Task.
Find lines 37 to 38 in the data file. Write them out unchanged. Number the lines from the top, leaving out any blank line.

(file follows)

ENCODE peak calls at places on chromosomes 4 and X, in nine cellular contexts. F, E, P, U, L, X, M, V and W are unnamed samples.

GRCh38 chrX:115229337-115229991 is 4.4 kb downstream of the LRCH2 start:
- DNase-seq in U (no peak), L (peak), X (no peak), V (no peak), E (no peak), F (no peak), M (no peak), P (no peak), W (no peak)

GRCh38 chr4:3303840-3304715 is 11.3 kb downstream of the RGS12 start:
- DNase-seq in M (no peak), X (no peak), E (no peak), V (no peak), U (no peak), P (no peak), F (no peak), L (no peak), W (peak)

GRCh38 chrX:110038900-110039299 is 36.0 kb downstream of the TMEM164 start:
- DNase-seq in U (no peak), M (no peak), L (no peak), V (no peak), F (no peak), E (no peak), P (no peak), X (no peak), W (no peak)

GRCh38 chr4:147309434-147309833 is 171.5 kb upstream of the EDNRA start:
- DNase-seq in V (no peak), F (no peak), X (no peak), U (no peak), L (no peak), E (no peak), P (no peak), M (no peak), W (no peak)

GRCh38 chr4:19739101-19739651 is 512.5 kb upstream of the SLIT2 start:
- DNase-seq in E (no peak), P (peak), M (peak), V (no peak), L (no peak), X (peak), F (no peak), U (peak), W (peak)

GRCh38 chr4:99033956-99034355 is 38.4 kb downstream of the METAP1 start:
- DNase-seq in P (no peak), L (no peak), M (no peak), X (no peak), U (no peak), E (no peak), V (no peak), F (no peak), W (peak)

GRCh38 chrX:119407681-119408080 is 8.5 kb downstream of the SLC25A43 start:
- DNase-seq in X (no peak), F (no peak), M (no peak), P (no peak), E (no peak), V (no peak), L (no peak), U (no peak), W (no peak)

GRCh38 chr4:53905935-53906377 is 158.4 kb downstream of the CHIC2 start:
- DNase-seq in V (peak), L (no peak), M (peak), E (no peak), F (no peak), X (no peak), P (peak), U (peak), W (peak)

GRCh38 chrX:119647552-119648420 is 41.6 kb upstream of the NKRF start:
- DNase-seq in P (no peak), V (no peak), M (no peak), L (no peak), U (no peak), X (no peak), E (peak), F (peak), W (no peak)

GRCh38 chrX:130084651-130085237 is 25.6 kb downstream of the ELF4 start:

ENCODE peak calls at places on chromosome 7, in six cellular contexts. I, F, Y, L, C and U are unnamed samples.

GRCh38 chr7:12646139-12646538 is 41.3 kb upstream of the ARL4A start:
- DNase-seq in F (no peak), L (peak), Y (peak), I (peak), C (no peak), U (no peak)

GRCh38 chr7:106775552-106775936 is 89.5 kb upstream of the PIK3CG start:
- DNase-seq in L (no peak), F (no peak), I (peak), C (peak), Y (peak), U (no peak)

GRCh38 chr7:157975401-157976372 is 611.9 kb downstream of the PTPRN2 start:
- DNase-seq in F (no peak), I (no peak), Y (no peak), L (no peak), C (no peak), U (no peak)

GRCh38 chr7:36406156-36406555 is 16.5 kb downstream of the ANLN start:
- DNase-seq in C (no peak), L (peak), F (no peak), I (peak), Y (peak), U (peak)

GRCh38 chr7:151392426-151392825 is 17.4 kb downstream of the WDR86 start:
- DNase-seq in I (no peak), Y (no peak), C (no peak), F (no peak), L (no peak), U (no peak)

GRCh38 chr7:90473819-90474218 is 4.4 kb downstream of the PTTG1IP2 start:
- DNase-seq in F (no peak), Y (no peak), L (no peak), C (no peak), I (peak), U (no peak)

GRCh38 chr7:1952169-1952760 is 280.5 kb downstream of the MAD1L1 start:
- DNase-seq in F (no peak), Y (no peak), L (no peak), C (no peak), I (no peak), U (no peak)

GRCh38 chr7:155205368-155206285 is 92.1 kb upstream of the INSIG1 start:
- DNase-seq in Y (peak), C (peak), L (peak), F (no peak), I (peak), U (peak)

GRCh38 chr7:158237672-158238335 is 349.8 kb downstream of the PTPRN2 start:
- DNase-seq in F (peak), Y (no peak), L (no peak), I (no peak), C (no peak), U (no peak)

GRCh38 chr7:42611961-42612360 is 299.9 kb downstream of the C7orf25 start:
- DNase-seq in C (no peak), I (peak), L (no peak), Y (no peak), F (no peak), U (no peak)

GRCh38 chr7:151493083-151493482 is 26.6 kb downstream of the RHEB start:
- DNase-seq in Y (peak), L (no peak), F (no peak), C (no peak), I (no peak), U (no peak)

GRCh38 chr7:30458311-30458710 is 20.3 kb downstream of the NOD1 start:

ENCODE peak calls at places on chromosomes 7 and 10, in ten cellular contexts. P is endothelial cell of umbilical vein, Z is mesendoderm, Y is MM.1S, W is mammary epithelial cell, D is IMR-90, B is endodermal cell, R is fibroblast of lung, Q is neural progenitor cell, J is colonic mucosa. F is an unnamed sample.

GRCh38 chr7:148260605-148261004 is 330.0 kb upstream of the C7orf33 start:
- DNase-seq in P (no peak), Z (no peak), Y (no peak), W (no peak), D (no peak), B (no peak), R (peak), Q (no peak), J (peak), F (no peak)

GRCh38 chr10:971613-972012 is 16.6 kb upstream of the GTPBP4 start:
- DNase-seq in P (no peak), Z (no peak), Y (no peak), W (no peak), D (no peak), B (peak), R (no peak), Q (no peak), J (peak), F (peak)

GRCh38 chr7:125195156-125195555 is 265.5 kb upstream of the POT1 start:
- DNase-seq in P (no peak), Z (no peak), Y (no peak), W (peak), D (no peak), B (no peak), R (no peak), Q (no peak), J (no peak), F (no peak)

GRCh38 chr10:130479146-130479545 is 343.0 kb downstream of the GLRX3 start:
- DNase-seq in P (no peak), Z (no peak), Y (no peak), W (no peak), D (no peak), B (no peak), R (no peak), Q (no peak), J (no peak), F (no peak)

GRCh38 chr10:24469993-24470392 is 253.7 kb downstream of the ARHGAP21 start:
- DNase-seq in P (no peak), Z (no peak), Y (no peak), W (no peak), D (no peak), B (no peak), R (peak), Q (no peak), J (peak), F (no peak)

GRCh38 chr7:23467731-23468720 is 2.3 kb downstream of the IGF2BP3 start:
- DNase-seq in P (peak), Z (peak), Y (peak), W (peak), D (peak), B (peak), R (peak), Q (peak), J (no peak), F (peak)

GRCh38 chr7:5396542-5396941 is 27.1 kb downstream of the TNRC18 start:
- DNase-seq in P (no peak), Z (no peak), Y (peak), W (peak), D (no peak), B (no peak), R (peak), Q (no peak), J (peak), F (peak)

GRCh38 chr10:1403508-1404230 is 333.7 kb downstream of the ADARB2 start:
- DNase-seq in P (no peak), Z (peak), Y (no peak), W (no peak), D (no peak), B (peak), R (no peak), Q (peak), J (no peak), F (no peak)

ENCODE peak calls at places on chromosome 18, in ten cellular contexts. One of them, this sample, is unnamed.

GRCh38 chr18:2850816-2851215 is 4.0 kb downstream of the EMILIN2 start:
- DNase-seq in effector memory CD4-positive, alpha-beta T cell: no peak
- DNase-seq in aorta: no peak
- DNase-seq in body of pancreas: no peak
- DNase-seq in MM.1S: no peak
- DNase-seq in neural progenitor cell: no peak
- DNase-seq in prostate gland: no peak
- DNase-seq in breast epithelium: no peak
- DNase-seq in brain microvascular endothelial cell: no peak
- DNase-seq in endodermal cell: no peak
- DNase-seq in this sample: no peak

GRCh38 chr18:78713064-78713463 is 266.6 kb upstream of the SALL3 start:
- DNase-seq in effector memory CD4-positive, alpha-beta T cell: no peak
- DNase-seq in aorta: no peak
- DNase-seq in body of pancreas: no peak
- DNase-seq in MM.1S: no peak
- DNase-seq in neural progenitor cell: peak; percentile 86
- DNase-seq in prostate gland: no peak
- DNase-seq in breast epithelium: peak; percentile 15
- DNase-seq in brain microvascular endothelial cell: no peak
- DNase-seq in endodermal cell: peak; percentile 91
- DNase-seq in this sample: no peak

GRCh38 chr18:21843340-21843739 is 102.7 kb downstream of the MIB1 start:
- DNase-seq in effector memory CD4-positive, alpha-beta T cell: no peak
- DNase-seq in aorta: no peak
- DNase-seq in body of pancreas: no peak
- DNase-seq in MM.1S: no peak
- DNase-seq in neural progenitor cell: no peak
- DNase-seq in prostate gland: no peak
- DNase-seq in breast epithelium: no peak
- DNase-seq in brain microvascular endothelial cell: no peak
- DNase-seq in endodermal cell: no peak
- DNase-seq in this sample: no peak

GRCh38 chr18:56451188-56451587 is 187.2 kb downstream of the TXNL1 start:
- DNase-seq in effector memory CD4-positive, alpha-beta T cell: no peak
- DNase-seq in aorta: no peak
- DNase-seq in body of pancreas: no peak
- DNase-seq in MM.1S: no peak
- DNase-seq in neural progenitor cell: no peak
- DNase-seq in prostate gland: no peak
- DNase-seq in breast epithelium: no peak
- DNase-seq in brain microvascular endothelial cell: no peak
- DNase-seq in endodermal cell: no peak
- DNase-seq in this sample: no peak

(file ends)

- DNase-seq in Y (peak), C (peak), L (peak), F (no peak), I (peak), U (peak)

GRCh38 chr7:158237672-158238335 is 349.8 kb downstream of the PTPRN2 start: